October 3, 2022

That Does Not Compute: David Lewis on Credence and Chance

Gordon Belot (University of Michigan)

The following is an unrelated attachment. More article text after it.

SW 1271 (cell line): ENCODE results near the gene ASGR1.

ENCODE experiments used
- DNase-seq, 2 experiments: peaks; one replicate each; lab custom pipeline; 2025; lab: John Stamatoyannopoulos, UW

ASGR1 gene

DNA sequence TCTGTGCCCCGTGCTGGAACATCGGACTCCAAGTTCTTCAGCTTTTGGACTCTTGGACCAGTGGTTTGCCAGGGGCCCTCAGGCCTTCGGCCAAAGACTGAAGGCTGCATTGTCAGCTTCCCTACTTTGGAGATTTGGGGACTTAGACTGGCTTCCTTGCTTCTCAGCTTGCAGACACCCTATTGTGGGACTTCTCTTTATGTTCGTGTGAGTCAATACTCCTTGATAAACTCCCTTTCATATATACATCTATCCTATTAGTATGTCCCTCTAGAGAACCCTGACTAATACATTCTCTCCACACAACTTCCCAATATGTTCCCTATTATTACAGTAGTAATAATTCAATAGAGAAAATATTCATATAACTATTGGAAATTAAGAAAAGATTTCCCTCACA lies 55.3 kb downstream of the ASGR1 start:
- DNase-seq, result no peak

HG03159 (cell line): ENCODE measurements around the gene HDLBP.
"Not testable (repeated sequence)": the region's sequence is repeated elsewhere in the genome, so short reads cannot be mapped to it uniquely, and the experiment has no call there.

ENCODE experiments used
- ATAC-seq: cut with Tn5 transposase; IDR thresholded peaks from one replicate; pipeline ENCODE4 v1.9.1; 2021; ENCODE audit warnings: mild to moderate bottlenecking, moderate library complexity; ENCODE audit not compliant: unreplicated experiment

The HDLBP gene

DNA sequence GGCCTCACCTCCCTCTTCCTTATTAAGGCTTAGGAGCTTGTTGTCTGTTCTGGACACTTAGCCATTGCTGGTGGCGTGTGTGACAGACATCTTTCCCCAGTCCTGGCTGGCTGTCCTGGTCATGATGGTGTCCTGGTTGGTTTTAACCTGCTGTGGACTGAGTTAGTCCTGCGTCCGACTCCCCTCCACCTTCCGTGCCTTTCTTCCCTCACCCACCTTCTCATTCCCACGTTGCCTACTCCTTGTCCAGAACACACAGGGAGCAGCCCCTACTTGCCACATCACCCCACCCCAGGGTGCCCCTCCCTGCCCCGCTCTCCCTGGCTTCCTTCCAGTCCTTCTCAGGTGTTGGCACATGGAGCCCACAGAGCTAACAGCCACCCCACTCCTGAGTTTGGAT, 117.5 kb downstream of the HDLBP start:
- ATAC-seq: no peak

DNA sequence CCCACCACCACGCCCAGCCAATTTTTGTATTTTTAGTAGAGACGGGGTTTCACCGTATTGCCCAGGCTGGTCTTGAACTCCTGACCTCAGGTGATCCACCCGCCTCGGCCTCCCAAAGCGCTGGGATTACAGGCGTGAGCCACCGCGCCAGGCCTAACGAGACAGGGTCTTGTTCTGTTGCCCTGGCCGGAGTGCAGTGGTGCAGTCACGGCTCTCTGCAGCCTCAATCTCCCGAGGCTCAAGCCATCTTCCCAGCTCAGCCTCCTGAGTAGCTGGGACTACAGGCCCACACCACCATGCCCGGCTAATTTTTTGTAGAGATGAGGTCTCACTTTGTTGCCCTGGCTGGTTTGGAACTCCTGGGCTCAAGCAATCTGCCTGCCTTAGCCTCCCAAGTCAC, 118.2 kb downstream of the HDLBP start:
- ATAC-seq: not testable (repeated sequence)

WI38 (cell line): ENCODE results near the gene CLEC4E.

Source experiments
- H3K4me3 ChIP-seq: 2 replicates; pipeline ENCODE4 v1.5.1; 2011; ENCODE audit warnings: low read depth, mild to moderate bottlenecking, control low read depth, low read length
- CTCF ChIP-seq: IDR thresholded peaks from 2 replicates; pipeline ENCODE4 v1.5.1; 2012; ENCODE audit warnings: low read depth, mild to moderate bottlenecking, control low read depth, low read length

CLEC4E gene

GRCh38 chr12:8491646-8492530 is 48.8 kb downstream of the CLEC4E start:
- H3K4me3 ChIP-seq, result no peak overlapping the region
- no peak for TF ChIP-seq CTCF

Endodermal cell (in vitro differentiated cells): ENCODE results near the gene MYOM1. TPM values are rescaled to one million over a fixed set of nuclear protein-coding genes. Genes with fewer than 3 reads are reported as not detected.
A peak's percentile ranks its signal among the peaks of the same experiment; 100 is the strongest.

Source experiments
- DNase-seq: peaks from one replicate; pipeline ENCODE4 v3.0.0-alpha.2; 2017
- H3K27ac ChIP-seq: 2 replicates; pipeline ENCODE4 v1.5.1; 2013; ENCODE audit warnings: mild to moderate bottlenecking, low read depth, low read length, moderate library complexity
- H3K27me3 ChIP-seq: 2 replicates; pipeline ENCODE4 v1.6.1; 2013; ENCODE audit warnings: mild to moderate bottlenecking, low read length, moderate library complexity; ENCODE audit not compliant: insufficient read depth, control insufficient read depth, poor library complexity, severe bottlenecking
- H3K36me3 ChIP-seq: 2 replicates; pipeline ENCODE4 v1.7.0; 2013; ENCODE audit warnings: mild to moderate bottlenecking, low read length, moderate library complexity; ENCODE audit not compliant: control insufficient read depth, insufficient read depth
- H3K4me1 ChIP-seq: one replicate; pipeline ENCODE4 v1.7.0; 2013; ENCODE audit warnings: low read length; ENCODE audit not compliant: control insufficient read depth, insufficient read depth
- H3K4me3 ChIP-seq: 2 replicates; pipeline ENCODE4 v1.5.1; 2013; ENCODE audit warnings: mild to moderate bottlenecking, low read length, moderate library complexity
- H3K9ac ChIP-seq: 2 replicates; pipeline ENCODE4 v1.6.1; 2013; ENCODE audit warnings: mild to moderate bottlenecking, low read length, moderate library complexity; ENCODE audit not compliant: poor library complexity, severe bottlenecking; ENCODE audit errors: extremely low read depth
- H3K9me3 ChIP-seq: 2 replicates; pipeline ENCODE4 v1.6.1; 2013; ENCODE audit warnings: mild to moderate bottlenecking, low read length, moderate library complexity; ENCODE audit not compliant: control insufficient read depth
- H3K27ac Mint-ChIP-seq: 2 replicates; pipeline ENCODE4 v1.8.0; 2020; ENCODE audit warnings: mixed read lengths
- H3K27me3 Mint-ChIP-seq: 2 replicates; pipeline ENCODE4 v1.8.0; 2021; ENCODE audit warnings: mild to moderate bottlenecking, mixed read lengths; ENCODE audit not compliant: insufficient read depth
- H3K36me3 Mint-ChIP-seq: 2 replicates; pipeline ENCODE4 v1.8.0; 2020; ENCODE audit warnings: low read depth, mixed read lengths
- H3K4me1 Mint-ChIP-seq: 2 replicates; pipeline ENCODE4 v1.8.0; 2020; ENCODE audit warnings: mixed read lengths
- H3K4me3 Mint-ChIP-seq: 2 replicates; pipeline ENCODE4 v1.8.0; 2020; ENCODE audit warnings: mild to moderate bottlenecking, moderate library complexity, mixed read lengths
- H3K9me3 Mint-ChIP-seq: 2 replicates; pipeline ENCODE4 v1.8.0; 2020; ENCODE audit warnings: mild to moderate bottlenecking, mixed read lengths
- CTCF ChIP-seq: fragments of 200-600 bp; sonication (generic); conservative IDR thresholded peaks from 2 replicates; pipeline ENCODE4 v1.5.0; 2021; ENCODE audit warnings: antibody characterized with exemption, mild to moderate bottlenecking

Abstract: Following Lewis, many philosophers hold reductionist accounts of chance (on which claims about chance are to be understood as claims that certain patterns of events are instantiated) and maintain that rationality requires that credence should defer to chance (in the sense that  one’s credence in an event, conditional on the chance of that event being x, should be x).  It is a shortcoming of an account of chance if it implies that this norm of rationality is unsatisfiable by computable agents. Here it is shown, using elementary considerations from the theories of inductive learning and of algorithmic randomness, that this shortcoming is more common than one might have hoped.